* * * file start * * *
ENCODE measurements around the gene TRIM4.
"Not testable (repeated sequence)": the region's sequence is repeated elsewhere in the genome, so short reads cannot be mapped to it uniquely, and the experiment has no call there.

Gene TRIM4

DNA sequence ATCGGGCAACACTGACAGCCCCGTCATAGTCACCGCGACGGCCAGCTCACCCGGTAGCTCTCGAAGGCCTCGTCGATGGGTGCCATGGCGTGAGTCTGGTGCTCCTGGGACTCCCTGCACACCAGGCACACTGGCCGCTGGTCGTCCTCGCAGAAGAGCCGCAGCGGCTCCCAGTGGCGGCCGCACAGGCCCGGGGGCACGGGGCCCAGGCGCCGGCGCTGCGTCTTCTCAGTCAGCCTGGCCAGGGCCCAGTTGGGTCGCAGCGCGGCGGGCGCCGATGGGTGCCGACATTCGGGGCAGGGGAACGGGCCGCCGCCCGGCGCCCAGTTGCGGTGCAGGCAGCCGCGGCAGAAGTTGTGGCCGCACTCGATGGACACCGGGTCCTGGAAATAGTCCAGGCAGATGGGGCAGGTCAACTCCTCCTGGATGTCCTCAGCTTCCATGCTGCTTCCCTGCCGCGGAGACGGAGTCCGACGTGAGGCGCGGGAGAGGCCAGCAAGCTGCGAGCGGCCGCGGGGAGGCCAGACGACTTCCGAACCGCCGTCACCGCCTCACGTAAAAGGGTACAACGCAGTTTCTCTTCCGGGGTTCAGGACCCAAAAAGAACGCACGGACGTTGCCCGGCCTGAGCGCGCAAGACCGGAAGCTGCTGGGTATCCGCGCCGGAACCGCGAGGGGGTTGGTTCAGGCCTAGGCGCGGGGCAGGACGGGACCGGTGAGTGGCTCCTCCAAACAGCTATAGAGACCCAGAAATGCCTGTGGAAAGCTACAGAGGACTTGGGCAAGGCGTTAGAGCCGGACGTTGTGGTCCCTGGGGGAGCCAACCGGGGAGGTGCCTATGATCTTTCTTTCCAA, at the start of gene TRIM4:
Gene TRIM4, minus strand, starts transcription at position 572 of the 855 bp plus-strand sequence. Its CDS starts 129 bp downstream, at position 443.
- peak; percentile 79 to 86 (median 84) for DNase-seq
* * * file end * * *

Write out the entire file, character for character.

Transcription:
ENCODE measurements around the gene TRIM4.
"Not testable (repeated sequence)": the region's sequence is repeated elsewhere in the genome, so short reads cannot be mapped to it uniquely, and the experiment has no call there.

Gene TRIM4

DNA sequence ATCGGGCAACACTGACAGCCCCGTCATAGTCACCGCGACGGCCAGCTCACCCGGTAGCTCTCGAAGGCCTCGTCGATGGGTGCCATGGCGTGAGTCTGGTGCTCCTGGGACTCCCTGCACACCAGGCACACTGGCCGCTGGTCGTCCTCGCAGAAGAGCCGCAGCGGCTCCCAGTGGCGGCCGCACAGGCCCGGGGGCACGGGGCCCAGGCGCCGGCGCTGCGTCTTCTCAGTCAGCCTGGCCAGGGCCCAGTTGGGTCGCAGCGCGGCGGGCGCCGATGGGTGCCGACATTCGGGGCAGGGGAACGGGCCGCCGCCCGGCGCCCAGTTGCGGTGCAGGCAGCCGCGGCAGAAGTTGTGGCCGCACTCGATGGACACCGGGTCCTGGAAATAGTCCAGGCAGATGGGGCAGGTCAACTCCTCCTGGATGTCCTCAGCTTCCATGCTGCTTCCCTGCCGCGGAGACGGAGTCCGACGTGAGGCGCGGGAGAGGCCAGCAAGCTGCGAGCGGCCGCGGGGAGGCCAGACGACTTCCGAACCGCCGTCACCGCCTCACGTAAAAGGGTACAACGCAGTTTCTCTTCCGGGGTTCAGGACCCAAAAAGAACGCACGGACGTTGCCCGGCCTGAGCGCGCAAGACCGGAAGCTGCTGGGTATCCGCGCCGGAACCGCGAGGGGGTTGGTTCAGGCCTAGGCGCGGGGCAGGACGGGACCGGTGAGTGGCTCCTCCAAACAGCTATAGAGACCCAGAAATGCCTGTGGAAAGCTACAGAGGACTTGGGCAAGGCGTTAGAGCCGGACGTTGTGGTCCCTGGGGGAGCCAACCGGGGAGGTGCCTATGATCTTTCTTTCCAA, at the start of gene TRIM4:
Gene TRIM4, minus strand, starts transcription at position 572 of the 855 bp plus-strand sequence. Its CDS starts 129 bp downstream, at position 443.
- peak; percentile 79 to 86 (median 84) for DNase-seq